A Survey of University Students’ Preferences for Midwifery Care and Community Birth Options in 8 High‐Income Countries

Stoll, K, Downe, Soo orcid iconORCID: 0000-0003-2848-2550, Edmonds, J, McAra-Cooper, J, Mechthild, G, Sadler, M and Thomson, Gillian orcid iconORCID: 0000-0003-3392-8182 (2020) A Survey of University Students’ Preferences for Midwifery Care and Community Birth Options in 8 High‐Income Countries. Journal of Midwifery & Women's Health, 65 (1). pp. 131-141. ISSN 1526-9523

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Official URL: https://doi.org/10.1111/jmwh.13069


Background: Midwifery care is associated with positive birth outcomes, access to community birth options, and judicious use of interventions. The aim of this study was to characterize and compare maternity care preferences of university students across a range of maternity care systems and to explore whether preferences align with evidence- based recommendations and options available.
Methods: A cross-sectional, web-based survey was completed in 2014-2015 by a convenience sample of university students in 8 high-income countries across 4 continents (n=4,569). In addition to describing preferences for midwifery care and community birth options across countries, socio-demographic characteristics, psychological factors, knowledge about pregnancy and birth, and sources of information that shaped students’ attitudes towards birth were examined in relation to preferences for midwifery care and community birth options.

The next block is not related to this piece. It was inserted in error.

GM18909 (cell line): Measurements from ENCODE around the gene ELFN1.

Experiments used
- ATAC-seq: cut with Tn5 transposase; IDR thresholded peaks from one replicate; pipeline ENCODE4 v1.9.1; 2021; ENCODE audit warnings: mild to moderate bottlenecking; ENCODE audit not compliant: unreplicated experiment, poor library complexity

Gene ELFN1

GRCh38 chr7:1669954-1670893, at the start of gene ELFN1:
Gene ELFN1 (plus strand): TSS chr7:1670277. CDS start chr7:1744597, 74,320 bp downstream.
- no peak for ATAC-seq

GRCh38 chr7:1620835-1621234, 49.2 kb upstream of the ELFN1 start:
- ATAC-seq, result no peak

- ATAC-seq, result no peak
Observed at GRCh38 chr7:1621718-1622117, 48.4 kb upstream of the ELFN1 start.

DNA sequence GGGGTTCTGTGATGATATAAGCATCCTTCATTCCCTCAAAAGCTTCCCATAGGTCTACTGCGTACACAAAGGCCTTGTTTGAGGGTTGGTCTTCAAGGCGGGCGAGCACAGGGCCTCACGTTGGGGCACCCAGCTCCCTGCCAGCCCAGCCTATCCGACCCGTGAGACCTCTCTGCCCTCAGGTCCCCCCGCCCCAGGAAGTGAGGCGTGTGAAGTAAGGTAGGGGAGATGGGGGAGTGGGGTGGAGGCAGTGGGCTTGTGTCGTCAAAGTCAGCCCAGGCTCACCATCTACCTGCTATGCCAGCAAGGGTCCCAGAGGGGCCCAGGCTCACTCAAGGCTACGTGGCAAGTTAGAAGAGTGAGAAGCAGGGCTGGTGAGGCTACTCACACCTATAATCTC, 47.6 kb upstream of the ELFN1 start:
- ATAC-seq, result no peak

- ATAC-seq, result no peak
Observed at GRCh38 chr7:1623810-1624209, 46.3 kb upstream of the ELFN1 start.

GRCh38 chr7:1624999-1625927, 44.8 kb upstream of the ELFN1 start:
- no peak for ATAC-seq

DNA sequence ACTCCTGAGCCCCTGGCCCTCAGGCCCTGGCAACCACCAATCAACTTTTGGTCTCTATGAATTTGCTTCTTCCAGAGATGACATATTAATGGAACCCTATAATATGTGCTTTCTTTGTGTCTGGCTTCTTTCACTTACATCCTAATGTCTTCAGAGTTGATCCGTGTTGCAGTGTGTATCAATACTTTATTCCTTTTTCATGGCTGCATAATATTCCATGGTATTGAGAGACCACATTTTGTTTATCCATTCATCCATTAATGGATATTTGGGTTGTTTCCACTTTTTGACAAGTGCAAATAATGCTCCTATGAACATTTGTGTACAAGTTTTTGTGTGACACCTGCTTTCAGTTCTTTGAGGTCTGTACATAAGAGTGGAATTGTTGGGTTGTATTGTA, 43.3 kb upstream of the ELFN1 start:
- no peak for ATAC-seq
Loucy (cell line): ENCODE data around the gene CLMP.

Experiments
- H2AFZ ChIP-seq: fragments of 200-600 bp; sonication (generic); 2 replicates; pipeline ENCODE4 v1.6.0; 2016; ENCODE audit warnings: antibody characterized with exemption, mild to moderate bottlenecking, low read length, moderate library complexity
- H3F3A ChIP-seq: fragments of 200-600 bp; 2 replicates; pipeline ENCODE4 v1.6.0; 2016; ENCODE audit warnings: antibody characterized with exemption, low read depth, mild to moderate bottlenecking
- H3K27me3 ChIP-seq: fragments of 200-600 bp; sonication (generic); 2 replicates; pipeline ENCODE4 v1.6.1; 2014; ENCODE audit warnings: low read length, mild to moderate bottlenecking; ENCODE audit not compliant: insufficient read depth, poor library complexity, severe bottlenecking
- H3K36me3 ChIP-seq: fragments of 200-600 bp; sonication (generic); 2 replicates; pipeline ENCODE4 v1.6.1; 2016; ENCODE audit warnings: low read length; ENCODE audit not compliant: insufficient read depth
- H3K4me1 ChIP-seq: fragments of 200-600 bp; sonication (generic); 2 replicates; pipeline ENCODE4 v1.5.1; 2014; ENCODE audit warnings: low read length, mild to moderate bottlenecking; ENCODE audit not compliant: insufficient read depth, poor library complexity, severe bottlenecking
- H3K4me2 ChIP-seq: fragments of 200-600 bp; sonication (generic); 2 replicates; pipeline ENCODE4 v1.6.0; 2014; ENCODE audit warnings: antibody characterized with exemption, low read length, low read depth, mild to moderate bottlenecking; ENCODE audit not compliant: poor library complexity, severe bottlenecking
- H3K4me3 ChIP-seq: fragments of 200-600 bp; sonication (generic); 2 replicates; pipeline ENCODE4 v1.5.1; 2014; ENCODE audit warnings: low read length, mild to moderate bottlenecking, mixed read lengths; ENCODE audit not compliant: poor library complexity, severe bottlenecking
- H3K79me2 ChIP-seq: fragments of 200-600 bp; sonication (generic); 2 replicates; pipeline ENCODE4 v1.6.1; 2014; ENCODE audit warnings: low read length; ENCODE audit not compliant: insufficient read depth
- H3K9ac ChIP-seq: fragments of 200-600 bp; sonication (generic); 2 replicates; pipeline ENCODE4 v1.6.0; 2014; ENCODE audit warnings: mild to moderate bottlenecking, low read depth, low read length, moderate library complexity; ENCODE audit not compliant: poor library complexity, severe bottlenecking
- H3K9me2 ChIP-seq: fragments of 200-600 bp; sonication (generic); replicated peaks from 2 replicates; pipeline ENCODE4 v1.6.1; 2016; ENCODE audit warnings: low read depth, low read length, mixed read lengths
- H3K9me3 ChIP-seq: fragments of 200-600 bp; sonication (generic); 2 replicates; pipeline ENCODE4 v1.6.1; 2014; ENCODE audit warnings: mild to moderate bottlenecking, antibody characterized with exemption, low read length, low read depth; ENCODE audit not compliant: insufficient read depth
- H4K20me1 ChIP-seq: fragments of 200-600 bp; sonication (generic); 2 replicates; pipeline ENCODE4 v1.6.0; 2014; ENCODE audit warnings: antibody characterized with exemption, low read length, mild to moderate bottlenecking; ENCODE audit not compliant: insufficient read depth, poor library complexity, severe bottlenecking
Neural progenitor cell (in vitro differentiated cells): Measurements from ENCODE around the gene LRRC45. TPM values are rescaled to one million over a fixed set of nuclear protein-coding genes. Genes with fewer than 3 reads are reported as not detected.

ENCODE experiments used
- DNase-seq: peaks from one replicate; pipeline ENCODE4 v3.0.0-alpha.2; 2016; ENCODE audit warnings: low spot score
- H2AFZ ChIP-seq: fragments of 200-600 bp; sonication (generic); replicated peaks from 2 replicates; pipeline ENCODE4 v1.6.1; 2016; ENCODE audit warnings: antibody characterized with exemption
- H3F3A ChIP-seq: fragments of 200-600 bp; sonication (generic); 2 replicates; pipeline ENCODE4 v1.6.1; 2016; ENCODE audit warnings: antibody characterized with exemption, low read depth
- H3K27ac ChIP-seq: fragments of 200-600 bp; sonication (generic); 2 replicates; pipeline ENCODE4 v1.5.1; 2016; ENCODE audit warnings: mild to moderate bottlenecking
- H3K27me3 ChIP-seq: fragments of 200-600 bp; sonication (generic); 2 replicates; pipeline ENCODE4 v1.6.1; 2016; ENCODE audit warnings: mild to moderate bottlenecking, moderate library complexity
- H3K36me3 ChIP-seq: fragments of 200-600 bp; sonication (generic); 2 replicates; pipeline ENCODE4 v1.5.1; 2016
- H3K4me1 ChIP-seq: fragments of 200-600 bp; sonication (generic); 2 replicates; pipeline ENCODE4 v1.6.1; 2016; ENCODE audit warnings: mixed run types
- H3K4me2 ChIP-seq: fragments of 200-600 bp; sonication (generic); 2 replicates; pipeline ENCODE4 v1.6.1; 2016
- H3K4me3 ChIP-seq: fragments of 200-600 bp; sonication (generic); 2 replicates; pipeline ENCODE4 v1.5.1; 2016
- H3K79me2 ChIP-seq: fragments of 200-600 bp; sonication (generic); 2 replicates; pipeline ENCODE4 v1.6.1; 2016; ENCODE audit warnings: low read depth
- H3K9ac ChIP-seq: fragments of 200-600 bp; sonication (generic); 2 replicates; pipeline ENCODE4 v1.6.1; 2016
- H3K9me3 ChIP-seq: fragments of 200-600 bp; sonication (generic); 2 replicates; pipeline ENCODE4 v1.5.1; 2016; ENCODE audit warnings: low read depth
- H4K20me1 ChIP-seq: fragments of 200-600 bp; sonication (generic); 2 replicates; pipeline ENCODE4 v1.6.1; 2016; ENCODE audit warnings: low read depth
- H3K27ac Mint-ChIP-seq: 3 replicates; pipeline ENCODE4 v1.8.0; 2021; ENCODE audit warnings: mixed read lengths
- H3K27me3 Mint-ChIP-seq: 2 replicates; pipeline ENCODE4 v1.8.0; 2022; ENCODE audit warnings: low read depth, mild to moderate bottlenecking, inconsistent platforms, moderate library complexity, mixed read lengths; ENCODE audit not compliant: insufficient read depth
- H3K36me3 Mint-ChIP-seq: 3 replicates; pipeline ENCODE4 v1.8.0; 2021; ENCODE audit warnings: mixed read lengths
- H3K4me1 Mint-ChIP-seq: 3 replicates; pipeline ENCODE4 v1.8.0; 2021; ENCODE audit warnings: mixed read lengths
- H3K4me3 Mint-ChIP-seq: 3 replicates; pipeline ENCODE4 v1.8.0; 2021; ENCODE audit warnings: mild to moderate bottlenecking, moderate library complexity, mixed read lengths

Results: Approximately half of the student respondents (48. 2%) preferred midwifery-led care for a healthy pregnancy, 9.5% would choose to birth in a birthing center, and 4.5% preferred a home birth. Preference for midwifery care varied from 10.3% among women in the United States to 78.6% among women in England. Preferences for home birth varied from 0.3% among US women to 18.3% among Canadian women. Women, health science students, those with low childbirth fear, who learned about pregnancy and birth from friends (compared to other sources, e.g. the media) and those who responded from Europe were significantly more likely to prefer midwifery care and community birth. High confidence in knowledge of pregnancy and birth was linked to significantly higher odds of community birth preferences and midwifery care preferences
Conclusions: It would be beneficial to integrate childbirth education into high school curricula, to promote knowledge of midwifery care, pregnancy and childbirth and reduce fear among prospective parents. Community birth options need to be expanded, to meet demand among the next generation of maternity service users.

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